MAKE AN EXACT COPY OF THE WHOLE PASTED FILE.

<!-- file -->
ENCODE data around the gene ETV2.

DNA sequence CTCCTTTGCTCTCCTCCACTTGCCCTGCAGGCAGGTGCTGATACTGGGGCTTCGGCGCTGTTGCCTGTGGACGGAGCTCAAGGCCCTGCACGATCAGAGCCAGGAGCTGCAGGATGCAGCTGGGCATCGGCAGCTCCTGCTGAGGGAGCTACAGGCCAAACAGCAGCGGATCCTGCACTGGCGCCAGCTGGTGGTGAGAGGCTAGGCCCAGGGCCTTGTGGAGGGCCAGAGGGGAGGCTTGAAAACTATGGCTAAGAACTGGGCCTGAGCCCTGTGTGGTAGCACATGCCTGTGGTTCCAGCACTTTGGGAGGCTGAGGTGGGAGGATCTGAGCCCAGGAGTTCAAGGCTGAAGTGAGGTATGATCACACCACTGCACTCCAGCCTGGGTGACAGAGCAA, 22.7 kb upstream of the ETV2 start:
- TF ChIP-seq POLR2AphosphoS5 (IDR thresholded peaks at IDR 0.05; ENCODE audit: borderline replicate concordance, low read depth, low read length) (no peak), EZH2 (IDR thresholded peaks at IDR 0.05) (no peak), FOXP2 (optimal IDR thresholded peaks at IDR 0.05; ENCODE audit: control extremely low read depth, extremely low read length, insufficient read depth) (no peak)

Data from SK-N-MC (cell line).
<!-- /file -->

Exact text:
ENCODE data around the gene ETV2.

DNA sequence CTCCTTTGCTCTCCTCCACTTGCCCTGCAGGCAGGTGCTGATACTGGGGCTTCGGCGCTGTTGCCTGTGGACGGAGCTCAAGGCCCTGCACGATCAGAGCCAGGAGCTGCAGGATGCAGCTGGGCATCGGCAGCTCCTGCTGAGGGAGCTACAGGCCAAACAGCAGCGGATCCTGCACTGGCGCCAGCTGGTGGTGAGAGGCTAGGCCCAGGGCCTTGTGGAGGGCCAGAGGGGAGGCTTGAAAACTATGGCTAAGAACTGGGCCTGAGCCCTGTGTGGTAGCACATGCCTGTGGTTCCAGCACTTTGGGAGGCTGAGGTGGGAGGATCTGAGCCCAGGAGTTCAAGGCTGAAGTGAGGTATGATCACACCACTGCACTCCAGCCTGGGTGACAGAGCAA, 22.7 kb upstream of the ETV2 start:
- TF ChIP-seq POLR2AphosphoS5 (IDR thresholded peaks at IDR 0.05; ENCODE audit: borderline replicate concordance, low read depth, low read length) (no peak), EZH2 (IDR thresholded peaks at IDR 0.05) (no peak), FOXP2 (optimal IDR thresholded peaks at IDR 0.05; ENCODE audit: control extremely low read depth, extremely low read length, insufficient read depth) (no peak)

Data from SK-N-MC (cell line).